Meanwhile, the Wyoming Education Association (WEA), a group of state educators advocating for student success, was less explicitly critical. In a statement to the Wyoming Truth, WEA president Grady Hutcherson stressed that “Our librarians and educators are professionals who want what’s best for students.”
“Parents and education employees must work together respectfully and never lose sight of our common goal,” Hutcherson continued, “which is to create safe, resource-rich, high-quality learning environments where students can thrive.”
What constitutes ‘explicit’ material?
Degenfelder conceded at the press conference that coming to a clear definition of sexually-explicit materials is “difficult.” The guidance document highlighted language from a draft of a new library materials policy being developed in Laramie County School District #1 (LCSD1), which defines explicit content as materials which “depict sexual conduct or describe sexual conduct using more than a passing reference.”
Yet that exact policy has received significant pushback from some in the community, who, during a school board meeting last month, held a “read in” to urge leaders not to change the existing guidelines. About 30 members of the “Wyoming Family Alliance for Freedom” group read silently from books the likes of Margaret Atwood’s “The Handmaid’s Tale” and Toni Morrison’s “The Bluest Eye” — novels that could face censorship should the new policy be enacted.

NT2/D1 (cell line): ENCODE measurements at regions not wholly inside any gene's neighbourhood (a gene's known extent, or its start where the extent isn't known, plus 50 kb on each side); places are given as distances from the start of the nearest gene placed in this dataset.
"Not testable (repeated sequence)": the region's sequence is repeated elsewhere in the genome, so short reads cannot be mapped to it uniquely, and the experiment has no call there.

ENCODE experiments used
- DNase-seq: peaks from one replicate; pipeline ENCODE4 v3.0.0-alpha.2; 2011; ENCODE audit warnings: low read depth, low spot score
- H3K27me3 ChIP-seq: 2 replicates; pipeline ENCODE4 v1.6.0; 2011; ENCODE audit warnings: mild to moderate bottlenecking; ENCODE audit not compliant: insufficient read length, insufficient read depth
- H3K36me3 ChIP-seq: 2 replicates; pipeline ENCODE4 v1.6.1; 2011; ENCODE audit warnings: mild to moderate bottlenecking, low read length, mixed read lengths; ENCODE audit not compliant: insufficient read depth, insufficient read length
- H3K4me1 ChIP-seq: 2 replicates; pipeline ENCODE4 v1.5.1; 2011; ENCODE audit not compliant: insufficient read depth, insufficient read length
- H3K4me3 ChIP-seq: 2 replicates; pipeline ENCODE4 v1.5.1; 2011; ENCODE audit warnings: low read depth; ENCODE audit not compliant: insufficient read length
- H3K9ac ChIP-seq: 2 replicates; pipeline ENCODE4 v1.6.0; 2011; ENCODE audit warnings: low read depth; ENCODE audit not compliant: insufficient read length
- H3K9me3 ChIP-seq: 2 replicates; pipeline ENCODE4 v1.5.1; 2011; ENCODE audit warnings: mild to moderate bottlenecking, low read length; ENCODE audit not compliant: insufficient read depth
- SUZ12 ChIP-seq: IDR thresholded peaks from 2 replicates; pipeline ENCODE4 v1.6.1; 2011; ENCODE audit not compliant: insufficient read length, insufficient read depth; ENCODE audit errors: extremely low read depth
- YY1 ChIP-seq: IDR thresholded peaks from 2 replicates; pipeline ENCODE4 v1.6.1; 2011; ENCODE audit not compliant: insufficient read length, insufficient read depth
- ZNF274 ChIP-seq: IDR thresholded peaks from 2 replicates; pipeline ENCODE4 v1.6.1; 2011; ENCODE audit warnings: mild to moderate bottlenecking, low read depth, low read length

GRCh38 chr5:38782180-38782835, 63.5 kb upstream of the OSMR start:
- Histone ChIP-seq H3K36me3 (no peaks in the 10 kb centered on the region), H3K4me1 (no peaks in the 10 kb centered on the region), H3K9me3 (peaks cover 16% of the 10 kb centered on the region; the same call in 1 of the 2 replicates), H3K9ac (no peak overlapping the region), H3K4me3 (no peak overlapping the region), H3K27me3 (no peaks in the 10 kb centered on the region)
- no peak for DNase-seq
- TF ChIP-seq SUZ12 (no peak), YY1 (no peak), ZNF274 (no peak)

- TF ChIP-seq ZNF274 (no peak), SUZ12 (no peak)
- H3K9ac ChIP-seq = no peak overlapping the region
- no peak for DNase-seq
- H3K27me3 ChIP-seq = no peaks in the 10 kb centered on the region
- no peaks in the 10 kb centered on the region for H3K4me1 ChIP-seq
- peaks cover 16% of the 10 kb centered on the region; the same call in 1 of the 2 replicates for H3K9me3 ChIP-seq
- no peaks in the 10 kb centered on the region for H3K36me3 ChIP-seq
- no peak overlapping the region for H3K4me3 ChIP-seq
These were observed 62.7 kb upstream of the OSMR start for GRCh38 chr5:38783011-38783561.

Under current standards, LCSD1 and many districts across the state employ an “opt-out policy,” enabling parents to utilize an online portal to disallow their children to engage with any library content they consider inappropriate. As of June, 5,958 LCSD1 parents had registered online, and the district had received just 18 opt-out forms, according to figures shared by district officials.